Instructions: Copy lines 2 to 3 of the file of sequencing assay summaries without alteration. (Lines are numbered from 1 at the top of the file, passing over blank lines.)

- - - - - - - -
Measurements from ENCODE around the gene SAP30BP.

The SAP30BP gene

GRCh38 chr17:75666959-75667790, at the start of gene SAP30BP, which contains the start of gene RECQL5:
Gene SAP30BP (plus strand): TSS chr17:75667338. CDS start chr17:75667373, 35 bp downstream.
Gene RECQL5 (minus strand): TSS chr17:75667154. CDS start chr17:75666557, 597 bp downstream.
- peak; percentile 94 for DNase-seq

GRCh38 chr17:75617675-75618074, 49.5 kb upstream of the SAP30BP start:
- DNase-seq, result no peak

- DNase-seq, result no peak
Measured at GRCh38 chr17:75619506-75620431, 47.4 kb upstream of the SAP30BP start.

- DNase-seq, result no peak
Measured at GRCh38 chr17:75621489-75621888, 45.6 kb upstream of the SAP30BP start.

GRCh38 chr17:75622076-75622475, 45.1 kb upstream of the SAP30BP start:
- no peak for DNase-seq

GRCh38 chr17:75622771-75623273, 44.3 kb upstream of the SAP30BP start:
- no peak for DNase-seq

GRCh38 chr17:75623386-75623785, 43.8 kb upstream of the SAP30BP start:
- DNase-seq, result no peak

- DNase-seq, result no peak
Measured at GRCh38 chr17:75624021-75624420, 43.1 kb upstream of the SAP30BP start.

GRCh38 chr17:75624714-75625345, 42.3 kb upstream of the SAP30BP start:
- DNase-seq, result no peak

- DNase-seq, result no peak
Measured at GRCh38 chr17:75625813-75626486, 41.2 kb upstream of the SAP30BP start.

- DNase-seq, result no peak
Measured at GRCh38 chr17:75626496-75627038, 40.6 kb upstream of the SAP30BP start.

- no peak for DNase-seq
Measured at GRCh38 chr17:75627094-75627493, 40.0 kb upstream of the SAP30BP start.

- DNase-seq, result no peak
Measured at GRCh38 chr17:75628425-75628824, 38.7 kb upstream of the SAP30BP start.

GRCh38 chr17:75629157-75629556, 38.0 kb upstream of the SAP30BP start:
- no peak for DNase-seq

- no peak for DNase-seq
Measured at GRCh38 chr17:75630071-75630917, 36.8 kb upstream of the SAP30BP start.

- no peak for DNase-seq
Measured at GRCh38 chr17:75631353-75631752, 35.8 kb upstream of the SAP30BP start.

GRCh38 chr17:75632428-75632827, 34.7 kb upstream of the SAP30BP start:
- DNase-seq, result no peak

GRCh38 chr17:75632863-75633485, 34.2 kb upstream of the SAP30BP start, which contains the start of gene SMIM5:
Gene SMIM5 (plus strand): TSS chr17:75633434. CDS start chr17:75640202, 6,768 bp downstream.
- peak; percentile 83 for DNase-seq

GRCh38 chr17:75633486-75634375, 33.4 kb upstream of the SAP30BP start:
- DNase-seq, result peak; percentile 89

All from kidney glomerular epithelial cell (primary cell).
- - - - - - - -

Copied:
The SAP30BP gene

GRCh38 chr17:75666959-75667790, at the start of gene SAP30BP, which contains the start of gene RECQL5: